Oleksandr Malyy Channels Solid Steampunk Vibes in Wet Plate Project

All photos by Oleksandr Malyy. Used with Creative Commons permission.

Wet plate photography, also known as wet collodion process, is among the topics we like to keep tabs on. It’s amazing how this centuries-old photographic process is kept alive in the digital age. The projects made with this process today never fail to show just how timeless the craft can be. Case in point is the wet plate photos of Kiev-based Oleksandr Malyy, which is a testament to how perfect it is for photographing steampunk-themed projects!

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This Panoramic Photo was Shot with Multi-Plate, Multi-Lens Daguerreotype

If you’re looking for novel and challenging ways to create your next panoramic photo, the “antorama” will certainly be of interest to you.

Today’s technology has given us many ways to create panoramic photos, but we bet that all of you are yet to try shooting with this technique. San Diego-based Anton Orlov has been busy experimenting with some daguerreotype techniques, but there’s one project that he was able to do successfully. He recently shared with us the results of an interesting panoramic photography method that he developed himself: the “Antorama.”

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How Markus Hofstaetter Shot 3D Large Format Wet Plates

Hands down, this one of the most impressive — if not the most impressive — wet plate photography projects you’ll see from Markus Hofstaetter.

If you’ve been following the work of Markus Hofstaetter with us for some time now, you’ll know that you can trust him to come up with the craziest and most surprising wet plate photography projects. Well, he’s at it again with his latest work: modifying one of his ultra large format wet plate cameras to shoot stereo photos. If you’ve ever wondered what else can be done with wet plate photography, prepare to be wowed by this amazing project from start to finish!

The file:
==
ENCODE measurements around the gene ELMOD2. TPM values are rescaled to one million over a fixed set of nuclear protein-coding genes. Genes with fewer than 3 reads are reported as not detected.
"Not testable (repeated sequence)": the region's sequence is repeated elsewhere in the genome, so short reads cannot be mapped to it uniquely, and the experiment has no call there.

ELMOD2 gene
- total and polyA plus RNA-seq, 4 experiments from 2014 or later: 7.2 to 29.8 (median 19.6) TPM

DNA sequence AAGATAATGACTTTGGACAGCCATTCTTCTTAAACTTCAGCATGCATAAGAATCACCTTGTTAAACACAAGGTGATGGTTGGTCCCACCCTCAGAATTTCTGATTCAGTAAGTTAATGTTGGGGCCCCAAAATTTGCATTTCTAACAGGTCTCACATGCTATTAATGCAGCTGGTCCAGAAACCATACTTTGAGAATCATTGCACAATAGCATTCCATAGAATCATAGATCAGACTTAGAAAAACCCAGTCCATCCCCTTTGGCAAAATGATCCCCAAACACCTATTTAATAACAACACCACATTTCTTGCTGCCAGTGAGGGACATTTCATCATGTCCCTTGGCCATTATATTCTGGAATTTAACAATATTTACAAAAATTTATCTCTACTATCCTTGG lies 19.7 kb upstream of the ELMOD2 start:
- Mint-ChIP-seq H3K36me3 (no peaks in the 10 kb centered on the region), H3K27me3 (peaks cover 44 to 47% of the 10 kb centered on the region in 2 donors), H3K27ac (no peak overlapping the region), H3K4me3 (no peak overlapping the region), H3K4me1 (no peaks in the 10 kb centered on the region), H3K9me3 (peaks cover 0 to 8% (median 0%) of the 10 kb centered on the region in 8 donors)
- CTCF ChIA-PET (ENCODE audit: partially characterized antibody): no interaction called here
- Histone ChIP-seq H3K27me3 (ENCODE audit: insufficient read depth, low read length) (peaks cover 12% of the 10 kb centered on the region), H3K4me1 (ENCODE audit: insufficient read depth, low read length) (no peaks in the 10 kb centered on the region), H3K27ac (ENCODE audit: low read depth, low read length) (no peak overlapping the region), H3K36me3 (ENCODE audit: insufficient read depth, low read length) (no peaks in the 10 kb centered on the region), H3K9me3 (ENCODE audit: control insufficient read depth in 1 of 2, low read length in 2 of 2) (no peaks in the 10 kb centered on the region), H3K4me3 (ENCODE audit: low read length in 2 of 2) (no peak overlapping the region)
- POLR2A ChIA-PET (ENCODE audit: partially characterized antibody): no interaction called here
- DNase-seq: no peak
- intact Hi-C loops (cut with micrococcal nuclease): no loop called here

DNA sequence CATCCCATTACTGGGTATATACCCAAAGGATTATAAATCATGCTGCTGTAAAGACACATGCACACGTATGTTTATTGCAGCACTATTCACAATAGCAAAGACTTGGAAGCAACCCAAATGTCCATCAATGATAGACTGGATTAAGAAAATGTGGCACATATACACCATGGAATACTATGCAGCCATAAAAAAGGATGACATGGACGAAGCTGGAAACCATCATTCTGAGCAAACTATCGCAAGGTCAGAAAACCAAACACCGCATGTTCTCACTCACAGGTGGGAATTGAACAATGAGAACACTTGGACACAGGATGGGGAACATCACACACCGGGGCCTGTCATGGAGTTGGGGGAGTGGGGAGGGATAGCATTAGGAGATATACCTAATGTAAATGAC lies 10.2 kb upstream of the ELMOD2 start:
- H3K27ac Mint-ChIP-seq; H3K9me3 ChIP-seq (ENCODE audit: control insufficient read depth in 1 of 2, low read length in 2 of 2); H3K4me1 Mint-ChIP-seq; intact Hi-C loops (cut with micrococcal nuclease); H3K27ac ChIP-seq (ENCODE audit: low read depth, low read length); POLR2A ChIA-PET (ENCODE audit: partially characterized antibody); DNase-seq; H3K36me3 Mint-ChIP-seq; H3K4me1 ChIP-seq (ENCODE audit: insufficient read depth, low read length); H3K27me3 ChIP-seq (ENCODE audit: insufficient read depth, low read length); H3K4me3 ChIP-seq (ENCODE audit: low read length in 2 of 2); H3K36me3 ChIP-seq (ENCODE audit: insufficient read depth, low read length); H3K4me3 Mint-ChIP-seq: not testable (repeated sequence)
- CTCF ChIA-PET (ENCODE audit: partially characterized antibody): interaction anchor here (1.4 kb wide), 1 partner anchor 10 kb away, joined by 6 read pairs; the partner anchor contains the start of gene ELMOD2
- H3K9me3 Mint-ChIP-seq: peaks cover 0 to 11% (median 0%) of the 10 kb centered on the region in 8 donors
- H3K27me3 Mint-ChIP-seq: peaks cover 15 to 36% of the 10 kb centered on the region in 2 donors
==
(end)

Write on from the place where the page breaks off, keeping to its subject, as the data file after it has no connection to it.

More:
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Here’s How a “Digital Collodion” Compares to a Real Wet Plate Photo

Wondering if it’s possible reproduce the wet plate look in a digital photo? We have the answer for you in this quick comparison video.

Can you achieve the unique look of wet plate photography in a digital photo? The short answer, of course, is yes. But the real question should probably be, how close does it look to the real thing? We find out in this interesting quick comparison video.

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Here’s an Ultra Macro Look at How the Wet Plate Collodion Process Works

Markus Hofstaetter has some new, mesmerizing videos showing the wet plate collodion process like you have never seen it before.

Austria-based portrait and wedding photographer Markus Hofstaetter has been sharing with us his crazy cool experiments with the wet plate collodion process, and he has yet another unique take on it for all of us to watch. It’s one thing to watch the plates develop in normal view, but these new videos in an ultra-macro perspective show us what happens in the process in a totally different — and extra magical — light.

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Here’s How You Prepare Metal Plates for Wet Plate Photography

Aside from preparing the chemicals, Markus Hofstaetter also has to make his own metal plates for his wet plate photography

Part of what catches the attention of would-be wet plate photographers and fans is the hands-on processes that come with the age-old medium. In a recent video, wedding and wet plate photographer Markus Hofstaetter tells us exactly how hands-on it gets by showing us how he makes his own metal plates for wet plate photography.

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“She Found Me” Kurt Moser’s Words About His Camera and Shooting Will Make You Smile

“Lightcatcher” Kurt Moser tells about his “crazy love story” with a 111-year-old camera in this Al Jazeera short film

A few months back, we had the spotlight on Italy-based photographer Kurt Moser and his mind-blowing project – transforming a URAL 375 truck into one of the biggest mobile cameras in the world to take massive ambrotypes of the breath-taking Dolomites. Today, we learn about how his love affair with wet plate photography started with the discovery of a massive 111-year-old camera.